(This article belongs to the Special Issue Remote Sensing Analysis of Agricultural Landscapes)
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Article
Evaluating Landscape Attractiveness with Geospatial Data, A Case Study in Flanders, Belgium
Land 2021, 10(7), 703; https://doi.org/10.3390/land10070703 - 03 Jul 2021
Cited by 5 | Viewed by 2384
Abstract
Attractive landscapes are diverse and resilient landscapes that provide a multitude of essential ecosystem services. The development of landscape policy to protect and improve landscape attractiveness, thereby ensuring the provision of ecosystem services, is ideally adapted to region specific landscape characteristics. In addition, [...] Read more.
Attractive landscapes are diverse and resilient landscapes that provide a multitude of essential ecosystem services. The development of landscape policy to protect and improve landscape attractiveness, thereby ensuring the provision of ecosystem services, is ideally adapted to region specific landscape characteristics. In addition, trends in landscape attractiveness may be linked to certain policies, or the absence of policies over time. A spatial and temporal evaluation of landscape attractiveness is thus desirable for landscape policy development. In this paper, landscape attractiveness was spatially evaluated for Flanders (Belgium) using landscape indicators derived from geospatial data as a case study. Large local differences in landscape quality in (i) rural versus urban areas and (ii) between the seven agricultural regions in Flanders were found. This observed spatial variability in landscape attractiveness demonstrated that a localized approach, considering the geophysical characteristics of each individual region, would be required in the development of landscape policy to improve landscape quality in Flanders. Some trends in landscape attractiveness were related to agriculture in Flanders, e.g., a slight decrease in total agricultural area, decrease in dominance of grassland, maize and cereals, a decrease in crop diversity, sharp increase in the adoption of agri-environmental agreements (AEA) and a decrease in bare soil conditions in winter. The observed trends and spatial variation in landscape attractiveness can be used as a tool to support policy analysis, assess the potential effects of future policy plans, identify policy gaps and evaluate past landscape policy. Full article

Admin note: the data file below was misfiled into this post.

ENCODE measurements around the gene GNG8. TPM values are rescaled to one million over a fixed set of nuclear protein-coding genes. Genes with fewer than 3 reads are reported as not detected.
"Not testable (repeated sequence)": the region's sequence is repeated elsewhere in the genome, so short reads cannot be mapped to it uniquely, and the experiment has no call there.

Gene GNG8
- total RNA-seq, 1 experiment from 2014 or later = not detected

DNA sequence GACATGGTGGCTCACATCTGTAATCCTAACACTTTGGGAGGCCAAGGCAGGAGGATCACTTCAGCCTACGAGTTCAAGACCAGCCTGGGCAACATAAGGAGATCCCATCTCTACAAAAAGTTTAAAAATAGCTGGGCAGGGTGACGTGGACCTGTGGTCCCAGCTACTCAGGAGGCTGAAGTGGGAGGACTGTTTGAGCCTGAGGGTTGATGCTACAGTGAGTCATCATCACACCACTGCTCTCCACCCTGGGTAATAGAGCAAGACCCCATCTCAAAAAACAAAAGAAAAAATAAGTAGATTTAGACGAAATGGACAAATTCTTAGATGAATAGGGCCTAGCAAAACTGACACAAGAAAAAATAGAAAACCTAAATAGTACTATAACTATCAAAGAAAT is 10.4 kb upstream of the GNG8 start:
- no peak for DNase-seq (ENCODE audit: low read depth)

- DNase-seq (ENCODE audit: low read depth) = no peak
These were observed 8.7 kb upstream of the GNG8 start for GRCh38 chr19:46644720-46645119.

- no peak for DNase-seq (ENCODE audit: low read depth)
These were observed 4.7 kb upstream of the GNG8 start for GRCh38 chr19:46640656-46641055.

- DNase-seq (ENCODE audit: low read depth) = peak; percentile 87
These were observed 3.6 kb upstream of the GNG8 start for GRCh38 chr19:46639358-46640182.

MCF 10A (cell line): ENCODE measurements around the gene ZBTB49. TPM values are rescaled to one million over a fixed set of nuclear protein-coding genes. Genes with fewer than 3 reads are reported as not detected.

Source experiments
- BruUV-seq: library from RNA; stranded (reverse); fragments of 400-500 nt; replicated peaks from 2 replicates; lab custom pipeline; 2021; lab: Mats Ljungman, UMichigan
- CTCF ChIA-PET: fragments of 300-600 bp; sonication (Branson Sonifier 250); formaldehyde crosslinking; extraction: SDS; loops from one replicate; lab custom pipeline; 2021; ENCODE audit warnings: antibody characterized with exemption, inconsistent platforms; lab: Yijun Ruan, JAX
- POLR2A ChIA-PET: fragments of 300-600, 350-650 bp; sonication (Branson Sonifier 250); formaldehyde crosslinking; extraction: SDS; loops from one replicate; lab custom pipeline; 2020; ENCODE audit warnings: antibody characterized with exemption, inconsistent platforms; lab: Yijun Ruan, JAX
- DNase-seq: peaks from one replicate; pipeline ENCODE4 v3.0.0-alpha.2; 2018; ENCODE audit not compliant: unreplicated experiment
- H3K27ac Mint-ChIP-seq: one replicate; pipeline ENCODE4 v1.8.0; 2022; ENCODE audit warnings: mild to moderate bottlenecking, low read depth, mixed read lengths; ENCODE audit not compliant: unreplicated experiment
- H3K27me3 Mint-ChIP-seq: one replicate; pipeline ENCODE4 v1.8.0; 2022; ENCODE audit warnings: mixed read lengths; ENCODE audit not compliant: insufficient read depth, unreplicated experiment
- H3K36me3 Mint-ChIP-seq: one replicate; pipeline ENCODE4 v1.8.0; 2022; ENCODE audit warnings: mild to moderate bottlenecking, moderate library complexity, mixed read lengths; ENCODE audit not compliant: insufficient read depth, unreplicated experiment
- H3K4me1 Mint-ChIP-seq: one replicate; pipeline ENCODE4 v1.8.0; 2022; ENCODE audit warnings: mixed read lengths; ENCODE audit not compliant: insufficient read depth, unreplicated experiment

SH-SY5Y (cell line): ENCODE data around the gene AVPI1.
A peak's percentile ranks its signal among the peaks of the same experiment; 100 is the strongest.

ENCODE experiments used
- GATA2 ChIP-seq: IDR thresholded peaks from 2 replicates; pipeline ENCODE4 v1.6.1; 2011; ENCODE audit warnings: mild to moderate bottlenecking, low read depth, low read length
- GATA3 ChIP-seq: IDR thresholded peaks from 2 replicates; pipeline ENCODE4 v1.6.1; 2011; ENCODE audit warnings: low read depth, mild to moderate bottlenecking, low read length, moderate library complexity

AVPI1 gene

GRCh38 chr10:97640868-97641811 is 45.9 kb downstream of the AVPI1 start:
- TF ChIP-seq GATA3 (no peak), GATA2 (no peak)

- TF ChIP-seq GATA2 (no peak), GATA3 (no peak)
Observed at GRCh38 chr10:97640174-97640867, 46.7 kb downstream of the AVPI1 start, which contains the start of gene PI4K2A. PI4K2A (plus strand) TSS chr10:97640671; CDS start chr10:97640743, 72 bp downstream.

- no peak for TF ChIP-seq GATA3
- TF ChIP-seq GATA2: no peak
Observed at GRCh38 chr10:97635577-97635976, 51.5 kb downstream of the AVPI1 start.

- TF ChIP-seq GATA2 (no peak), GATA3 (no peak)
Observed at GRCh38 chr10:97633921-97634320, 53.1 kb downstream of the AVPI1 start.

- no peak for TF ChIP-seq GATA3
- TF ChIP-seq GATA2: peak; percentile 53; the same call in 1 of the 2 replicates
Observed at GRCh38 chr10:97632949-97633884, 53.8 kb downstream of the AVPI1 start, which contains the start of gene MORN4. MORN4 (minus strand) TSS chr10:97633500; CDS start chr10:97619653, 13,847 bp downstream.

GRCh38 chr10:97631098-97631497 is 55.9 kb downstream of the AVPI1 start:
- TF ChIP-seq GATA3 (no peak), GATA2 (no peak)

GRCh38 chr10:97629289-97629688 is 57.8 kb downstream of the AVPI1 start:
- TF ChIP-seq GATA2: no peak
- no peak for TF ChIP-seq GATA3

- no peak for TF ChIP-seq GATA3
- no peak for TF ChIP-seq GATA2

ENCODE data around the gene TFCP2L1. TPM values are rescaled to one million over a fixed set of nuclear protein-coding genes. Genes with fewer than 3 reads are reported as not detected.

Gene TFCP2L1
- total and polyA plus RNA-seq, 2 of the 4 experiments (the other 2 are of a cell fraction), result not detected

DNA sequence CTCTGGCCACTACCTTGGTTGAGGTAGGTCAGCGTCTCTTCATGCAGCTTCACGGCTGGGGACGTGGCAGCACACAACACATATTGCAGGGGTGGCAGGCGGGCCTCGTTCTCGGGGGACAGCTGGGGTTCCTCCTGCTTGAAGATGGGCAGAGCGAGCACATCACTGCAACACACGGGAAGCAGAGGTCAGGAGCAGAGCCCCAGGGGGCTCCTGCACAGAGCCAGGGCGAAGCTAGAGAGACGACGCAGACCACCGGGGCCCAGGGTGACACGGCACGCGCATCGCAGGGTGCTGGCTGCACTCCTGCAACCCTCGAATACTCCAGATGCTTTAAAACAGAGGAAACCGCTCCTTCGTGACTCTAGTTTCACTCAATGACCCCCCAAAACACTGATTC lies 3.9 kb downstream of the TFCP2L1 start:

(This article belongs to the Special Issue Remote Sensing Analysis of Agricultural Landscapes)
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Article
Exploring the Regional Dynamics of U.S. Irrigated Agriculture from 2002 to 2017
Land 2021, 10(4), 394; https://doi.org/10.3390/land10040394 - 09 Apr 2021
Cited by 5 | Viewed by 1545
Abstract
The United States has a geographically mature and stable land use and land cover system including land used as irrigated cropland; however, changes in irrigation land use frequently occur related to various drivers. We applied a consistent methodology at a 250 m spatial [...] Read more.